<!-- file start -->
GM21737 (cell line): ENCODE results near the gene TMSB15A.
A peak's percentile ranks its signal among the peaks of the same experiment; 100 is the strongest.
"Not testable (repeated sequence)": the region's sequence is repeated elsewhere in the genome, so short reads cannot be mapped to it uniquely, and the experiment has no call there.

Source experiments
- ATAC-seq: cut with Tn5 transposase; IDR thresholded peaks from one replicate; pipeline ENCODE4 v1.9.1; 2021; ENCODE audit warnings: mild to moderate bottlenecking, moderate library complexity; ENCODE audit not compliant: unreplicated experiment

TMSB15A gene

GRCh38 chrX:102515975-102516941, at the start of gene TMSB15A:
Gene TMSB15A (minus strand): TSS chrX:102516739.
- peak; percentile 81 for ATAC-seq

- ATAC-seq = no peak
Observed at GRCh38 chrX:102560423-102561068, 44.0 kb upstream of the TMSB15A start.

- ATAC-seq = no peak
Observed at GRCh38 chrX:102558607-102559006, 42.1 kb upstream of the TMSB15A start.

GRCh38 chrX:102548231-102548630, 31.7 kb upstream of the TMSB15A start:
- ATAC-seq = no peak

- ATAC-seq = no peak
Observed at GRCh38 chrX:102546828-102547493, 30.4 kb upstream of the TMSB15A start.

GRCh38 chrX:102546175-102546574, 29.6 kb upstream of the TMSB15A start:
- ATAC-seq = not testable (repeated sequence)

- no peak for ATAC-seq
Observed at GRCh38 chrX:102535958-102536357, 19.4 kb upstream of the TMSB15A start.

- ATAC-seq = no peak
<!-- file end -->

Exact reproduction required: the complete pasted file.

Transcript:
GM21737 (cell line): ENCODE results near the gene TMSB15A.
A peak's percentile ranks its signal among the peaks of the same experiment; 100 is the strongest.
"Not testable (repeated sequence)": the region's sequence is repeated elsewhere in the genome, so short reads cannot be mapped to it uniquely, and the experiment has no call there.

Source experiments
- ATAC-seq: cut with Tn5 transposase; IDR thresholded peaks from one replicate; pipeline ENCODE4 v1.9.1; 2021; ENCODE audit warnings: mild to moderate bottlenecking, moderate library complexity; ENCODE audit not compliant: unreplicated experiment

TMSB15A gene

GRCh38 chrX:102515975-102516941, at the start of gene TMSB15A:
Gene TMSB15A (minus strand): TSS chrX:102516739.
- peak; percentile 81 for ATAC-seq

- ATAC-seq = no peak
Observed at GRCh38 chrX:102560423-102561068, 44.0 kb upstream of the TMSB15A start.

- ATAC-seq = no peak
Observed at GRCh38 chrX:102558607-102559006, 42.1 kb upstream of the TMSB15A start.

GRCh38 chrX:102548231-102548630, 31.7 kb upstream of the TMSB15A start:
- ATAC-seq = no peak

- ATAC-seq = no peak
Observed at GRCh38 chrX:102546828-102547493, 30.4 kb upstream of the TMSB15A start.

GRCh38 chrX:102546175-102546574, 29.6 kb upstream of the TMSB15A start:
- ATAC-seq = not testable (repeated sequence)

- no peak for ATAC-seq
Observed at GRCh38 chrX:102535958-102536357, 19.4 kb upstream of the TMSB15A start.

- ATAC-seq = no peak